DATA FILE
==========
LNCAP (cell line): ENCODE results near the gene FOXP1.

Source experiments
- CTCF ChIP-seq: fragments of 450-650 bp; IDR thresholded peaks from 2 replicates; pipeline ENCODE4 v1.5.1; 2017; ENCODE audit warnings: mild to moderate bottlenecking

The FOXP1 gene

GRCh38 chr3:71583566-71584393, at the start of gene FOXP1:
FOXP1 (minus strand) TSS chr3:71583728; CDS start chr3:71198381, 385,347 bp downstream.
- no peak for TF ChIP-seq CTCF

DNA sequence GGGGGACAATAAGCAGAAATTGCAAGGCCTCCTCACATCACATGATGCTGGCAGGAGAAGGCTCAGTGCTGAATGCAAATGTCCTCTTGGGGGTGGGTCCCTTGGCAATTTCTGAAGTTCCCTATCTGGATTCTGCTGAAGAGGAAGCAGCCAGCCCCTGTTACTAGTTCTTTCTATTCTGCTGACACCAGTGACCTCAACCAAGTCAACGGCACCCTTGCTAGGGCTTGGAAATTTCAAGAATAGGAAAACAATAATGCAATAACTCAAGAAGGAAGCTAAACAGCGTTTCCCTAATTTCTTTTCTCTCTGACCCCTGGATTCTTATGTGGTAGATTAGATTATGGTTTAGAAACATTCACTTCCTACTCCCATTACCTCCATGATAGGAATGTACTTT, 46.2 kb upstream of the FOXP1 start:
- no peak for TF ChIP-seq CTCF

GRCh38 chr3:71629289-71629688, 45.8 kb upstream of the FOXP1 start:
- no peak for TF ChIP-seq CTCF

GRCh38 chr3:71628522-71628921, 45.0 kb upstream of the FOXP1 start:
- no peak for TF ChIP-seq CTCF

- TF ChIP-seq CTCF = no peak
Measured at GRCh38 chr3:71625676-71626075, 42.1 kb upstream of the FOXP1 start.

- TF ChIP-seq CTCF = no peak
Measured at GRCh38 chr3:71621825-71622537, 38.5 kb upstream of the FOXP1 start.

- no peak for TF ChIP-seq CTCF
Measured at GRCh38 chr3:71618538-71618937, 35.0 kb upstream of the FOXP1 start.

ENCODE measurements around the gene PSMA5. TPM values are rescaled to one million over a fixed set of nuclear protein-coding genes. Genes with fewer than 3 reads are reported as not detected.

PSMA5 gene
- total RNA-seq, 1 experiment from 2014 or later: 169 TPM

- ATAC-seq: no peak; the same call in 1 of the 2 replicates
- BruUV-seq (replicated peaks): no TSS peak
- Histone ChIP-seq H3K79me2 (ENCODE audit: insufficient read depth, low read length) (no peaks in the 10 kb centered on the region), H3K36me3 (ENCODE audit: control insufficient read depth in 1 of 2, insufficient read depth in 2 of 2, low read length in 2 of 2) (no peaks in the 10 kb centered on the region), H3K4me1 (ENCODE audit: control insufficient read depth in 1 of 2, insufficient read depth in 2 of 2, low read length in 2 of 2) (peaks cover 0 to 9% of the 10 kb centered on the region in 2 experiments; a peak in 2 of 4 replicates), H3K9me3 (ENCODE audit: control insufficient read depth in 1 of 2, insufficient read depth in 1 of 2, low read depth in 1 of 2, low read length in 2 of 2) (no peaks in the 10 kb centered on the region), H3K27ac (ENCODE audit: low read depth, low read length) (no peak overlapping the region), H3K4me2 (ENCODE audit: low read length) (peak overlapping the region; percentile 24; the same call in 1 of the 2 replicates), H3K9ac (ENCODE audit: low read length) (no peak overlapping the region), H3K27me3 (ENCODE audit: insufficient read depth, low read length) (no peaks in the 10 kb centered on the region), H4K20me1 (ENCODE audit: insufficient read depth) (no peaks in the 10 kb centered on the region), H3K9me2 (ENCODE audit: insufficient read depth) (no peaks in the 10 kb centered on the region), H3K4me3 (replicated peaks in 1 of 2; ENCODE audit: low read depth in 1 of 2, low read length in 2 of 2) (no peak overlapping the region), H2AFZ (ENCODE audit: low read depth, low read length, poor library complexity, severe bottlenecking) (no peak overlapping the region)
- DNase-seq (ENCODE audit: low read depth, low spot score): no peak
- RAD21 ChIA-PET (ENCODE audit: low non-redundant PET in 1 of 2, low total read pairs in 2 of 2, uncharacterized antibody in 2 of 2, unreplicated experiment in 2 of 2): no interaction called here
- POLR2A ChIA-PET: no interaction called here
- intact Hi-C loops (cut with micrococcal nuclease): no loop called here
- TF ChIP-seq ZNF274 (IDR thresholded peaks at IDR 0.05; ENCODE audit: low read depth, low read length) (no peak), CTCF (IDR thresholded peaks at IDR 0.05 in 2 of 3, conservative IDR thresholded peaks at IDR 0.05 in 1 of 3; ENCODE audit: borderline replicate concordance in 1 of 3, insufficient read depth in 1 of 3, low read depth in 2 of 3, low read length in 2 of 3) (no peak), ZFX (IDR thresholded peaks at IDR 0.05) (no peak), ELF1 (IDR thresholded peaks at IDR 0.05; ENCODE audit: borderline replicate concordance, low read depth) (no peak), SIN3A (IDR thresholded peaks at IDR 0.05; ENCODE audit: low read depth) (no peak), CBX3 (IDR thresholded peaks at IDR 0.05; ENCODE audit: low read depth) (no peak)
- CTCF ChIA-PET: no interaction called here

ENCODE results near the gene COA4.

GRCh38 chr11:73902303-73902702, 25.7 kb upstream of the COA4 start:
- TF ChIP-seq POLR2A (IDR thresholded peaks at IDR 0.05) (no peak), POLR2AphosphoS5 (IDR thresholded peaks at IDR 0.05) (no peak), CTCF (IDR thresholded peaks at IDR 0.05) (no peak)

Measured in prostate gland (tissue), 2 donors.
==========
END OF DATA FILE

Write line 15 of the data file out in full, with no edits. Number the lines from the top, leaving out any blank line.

Measured at GRCh38 chr3:71625676-71626075, 42.1 kb upstream of the FOXP1 start.